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3 min read

Converting Ordinal (Julian) Dates in SQL

I was recently put in charge of some (Microsoft SQL) databases for monitoring meteorological (and hydrological) data down here in Mobile Bay. One of the fun things I’ve found is that it’s apparently common to identify this data based on its ordinal day in the year. That is, a sequential count of the number of days since the first of that year.

(Not to be confused with the Julian date which is the number of days since 01 January 4713 BC Greenwich noon. Yeah, fun.)

For example, the first of the year can be written as 2021-001 while today, 11 July 2021 can be written as 2021-192. All the way up to 365 (or 366 for leap years).

This may be great for astronomical data but it’s a bit cumbersome when looking at data that has expected range values for a given season. At least for what an investigator’s expectations may be.

For instance, if I told you it was 90° F (32.2° C, 305.37 K) on August 1st you might think it’s normal (well, normal for southern Alabama). If I said it was 90° F on day 304 you might have a harder time noticing that it seemed unusually warm (for a Halloween day).

So I needed to generate a report in something more easily consumed by non-date nerds. I also wanted to throw some of this data into something like Grafana for some nice visualizations, which is expecting a more familiar ISO-8601 datetime (YYYY-MM-DD HH:MM:SS) when graphing data.

Because I’m a glutton for punishment I decided I wanted this as part of my SQL queries.

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2 min read

Episode IV: A New Job

After spending the last 20 years (!) of my career in shipbuilding (and 15 at a shipbuilding software company doing R&D with the U.S. Navy) I was given an incredible opportunity to switch gears to something much more aligned with my personal convictions.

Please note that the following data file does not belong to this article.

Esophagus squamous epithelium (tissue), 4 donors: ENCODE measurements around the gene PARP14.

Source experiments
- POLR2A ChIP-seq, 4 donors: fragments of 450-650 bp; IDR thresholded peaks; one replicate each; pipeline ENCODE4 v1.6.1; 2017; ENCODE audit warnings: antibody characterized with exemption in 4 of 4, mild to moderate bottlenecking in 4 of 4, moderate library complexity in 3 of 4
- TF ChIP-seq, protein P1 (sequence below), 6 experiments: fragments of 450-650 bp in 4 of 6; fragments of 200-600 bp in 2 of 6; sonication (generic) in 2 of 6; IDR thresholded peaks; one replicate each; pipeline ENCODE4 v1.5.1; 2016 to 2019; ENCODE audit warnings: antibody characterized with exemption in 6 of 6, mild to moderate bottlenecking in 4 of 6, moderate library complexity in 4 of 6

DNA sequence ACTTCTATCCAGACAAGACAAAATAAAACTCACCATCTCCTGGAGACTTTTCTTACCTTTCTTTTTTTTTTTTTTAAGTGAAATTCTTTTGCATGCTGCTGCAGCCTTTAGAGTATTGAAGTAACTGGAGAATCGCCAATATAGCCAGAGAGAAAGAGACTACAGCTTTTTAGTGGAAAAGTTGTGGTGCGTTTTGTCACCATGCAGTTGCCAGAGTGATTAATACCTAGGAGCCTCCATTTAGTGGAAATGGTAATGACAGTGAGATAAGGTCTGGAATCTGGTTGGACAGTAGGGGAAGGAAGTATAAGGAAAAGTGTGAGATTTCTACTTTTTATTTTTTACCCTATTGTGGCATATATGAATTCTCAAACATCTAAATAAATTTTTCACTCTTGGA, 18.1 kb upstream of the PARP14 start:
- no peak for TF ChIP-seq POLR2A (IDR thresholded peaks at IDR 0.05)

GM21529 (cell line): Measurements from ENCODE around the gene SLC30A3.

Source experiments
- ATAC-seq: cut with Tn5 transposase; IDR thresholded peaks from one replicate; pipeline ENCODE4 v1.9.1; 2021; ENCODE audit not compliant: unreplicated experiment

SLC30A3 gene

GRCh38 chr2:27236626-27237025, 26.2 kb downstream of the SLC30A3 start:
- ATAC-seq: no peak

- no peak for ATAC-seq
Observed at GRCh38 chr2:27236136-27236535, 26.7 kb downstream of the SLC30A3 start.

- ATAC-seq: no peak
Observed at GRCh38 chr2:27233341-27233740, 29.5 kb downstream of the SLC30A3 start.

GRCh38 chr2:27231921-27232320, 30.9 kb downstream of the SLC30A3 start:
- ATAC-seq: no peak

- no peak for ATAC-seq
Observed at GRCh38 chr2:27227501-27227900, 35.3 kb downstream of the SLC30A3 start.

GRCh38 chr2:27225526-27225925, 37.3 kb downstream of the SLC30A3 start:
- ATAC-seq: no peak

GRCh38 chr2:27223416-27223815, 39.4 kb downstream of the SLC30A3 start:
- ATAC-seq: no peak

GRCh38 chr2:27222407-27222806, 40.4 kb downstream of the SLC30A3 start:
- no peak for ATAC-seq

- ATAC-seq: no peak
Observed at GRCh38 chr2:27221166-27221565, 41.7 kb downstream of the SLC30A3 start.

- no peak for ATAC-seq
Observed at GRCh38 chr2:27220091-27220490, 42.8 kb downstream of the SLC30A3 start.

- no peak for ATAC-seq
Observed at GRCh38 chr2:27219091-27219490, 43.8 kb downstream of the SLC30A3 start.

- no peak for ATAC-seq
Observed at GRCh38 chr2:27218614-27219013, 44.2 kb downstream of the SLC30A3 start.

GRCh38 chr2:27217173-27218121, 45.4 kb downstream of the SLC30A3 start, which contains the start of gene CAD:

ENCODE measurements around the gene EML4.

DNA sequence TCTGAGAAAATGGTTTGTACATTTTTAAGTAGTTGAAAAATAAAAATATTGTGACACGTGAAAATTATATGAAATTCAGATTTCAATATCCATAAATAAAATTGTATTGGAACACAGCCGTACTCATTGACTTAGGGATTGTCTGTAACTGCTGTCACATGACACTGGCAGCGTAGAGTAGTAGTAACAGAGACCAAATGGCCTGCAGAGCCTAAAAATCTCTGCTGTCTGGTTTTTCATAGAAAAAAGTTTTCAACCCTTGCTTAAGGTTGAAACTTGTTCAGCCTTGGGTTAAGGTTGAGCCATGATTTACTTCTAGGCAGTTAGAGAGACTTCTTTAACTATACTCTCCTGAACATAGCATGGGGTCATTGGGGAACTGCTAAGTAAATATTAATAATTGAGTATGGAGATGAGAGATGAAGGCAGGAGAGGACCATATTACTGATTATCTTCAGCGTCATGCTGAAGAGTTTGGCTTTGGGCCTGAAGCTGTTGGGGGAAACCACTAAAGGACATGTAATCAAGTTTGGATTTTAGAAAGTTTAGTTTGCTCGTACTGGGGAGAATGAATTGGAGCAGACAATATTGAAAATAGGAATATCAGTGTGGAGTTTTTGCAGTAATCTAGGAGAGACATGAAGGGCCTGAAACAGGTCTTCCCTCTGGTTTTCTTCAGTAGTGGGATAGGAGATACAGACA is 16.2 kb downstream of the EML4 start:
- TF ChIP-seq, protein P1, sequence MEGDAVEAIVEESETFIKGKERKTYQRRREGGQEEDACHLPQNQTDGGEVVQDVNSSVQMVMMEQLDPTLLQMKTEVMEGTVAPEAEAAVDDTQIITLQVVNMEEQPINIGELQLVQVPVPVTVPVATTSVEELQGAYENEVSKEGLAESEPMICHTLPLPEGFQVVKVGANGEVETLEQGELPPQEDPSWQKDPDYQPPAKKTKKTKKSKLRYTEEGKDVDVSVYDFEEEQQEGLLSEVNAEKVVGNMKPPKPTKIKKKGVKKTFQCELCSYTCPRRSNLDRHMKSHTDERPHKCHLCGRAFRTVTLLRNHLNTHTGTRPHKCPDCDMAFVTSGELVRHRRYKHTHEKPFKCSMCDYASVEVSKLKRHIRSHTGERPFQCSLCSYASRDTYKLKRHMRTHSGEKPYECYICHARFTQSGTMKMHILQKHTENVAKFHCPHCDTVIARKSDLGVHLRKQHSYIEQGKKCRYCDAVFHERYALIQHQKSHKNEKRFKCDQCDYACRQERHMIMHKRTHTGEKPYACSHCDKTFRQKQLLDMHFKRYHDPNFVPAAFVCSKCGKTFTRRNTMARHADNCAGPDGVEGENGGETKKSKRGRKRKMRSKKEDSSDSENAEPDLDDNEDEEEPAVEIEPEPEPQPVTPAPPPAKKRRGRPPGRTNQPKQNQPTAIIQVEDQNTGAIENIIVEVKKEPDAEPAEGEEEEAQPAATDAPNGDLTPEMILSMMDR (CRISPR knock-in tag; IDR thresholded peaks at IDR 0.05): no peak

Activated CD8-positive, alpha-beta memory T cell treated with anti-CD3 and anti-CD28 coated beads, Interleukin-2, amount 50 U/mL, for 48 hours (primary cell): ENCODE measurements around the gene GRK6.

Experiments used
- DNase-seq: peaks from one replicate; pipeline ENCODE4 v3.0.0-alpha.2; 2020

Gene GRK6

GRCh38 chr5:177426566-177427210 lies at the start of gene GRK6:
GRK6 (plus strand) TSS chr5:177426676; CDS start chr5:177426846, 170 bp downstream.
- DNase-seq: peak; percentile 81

I am the Data Architect for the Dauphin Island Sea Lab!

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2 min read

Using Multiple GitLab Accounts

I got a new job (more on that later)!

One of the things I needed to setup is multiple GitLab accounts. I want to continue using my personal account but I also want to automatically be able to use a new work account as well.

My personal repos were in ~/personal/ and work was (gasp!) ~/work/.

I tried out a few different things I read online such as this article on Medium by Arnelle Balane that uses includeIf in .gitconfig to change the user configs based on the gitdir. It didn’t work for me, however.

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2 min read

You Go Hugo!

I finally got around to updating this site to use my static site geneator of choice these days, Hugo!

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4 min read

Libre Arts

Over a year ago my friend (and fellow GIMPer) Alexandre Prokoudine asked me if I’d be willing to help him build a new site for a transition of Libre Graphics World to something broader in scope that he was calling Libre Arts. Of course 2020 managed to get in the way and I didn’t really get a chance to work on it as much as I would have liked.